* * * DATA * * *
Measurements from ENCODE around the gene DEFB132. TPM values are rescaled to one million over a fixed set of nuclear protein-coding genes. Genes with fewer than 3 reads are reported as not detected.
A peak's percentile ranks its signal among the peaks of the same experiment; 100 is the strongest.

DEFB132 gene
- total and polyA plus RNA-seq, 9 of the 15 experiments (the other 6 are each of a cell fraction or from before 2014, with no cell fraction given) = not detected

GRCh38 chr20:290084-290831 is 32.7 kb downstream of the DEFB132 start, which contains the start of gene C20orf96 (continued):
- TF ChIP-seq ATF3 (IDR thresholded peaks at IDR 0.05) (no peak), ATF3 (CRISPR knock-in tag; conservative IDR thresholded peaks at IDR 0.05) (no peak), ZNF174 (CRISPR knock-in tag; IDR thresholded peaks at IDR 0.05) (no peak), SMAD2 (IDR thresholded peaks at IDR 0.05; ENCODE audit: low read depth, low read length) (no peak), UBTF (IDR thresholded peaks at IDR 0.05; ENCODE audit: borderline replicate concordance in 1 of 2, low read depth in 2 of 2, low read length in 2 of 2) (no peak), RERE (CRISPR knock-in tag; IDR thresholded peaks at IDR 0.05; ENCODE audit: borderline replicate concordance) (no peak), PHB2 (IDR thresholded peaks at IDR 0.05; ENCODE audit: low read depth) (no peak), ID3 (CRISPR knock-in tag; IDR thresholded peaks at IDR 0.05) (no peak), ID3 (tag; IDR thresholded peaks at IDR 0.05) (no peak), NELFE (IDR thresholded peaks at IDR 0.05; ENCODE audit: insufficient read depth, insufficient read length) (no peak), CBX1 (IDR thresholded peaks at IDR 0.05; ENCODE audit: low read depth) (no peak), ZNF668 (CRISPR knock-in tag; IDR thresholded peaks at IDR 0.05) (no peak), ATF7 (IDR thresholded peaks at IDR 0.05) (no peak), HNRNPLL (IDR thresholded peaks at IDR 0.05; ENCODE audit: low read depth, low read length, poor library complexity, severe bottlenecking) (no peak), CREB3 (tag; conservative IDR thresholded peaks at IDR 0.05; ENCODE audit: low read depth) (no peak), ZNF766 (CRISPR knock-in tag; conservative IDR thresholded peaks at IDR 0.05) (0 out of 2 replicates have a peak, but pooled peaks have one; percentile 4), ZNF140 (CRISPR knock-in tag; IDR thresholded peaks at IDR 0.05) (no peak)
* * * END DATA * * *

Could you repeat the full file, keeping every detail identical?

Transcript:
Measurements from ENCODE around the gene DEFB132. TPM values are rescaled to one million over a fixed set of nuclear protein-coding genes. Genes with fewer than 3 reads are reported as not detected.
A peak's percentile ranks its signal among the peaks of the same experiment; 100 is the strongest.

DEFB132 gene
- total and polyA plus RNA-seq, 9 of the 15 experiments (the other 6 are each of a cell fraction or from before 2014, with no cell fraction given) = not detected

GRCh38 chr20:290084-290831 is 32.7 kb downstream of the DEFB132 start, which contains the start of gene C20orf96 (continued):
- TF ChIP-seq ATF3 (IDR thresholded peaks at IDR 0.05) (no peak), ATF3 (CRISPR knock-in tag; conservative IDR thresholded peaks at IDR 0.05) (no peak), ZNF174 (CRISPR knock-in tag; IDR thresholded peaks at IDR 0.05) (no peak), SMAD2 (IDR thresholded peaks at IDR 0.05; ENCODE audit: low read depth, low read length) (no peak), UBTF (IDR thresholded peaks at IDR 0.05; ENCODE audit: borderline replicate concordance in 1 of 2, low read depth in 2 of 2, low read length in 2 of 2) (no peak), RERE (CRISPR knock-in tag; IDR thresholded peaks at IDR 0.05; ENCODE audit: borderline replicate concordance) (no peak), PHB2 (IDR thresholded peaks at IDR 0.05; ENCODE audit: low read depth) (no peak), ID3 (CRISPR knock-in tag; IDR thresholded peaks at IDR 0.05) (no peak), ID3 (tag; IDR thresholded peaks at IDR 0.05) (no peak), NELFE (IDR thresholded peaks at IDR 0.05; ENCODE audit: insufficient read depth, insufficient read length) (no peak), CBX1 (IDR thresholded peaks at IDR 0.05; ENCODE audit: low read depth) (no peak), ZNF668 (CRISPR knock-in tag; IDR thresholded peaks at IDR 0.05) (no peak), ATF7 (IDR thresholded peaks at IDR 0.05) (no peak), HNRNPLL (IDR thresholded peaks at IDR 0.05; ENCODE audit: low read depth, low read length, poor library complexity, severe bottlenecking) (no peak), CREB3 (tag; conservative IDR thresholded peaks at IDR 0.05; ENCODE audit: low read depth) (no peak), ZNF766 (CRISPR knock-in tag; conservative IDR thresholded peaks at IDR 0.05) (0 out of 2 replicates have a peak, but pooled peaks have one; percentile 4), ZNF140 (CRISPR knock-in tag; IDR thresholded peaks at IDR 0.05) (no peak)